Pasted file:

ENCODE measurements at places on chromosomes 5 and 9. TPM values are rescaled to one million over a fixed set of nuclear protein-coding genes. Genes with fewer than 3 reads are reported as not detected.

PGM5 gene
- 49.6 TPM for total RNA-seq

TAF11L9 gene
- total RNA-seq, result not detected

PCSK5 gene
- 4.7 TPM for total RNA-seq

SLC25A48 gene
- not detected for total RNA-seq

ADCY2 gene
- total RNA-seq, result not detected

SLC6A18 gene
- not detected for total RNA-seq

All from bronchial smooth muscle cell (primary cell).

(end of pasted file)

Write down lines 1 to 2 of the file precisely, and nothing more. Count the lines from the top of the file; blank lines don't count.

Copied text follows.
ENCODE measurements at places on chromosomes 5 and 9. TPM values are rescaled to one million over a fixed set of nuclear protein-coding genes. Genes with fewer than 3 reads are reported as not detected.

PGM5 gene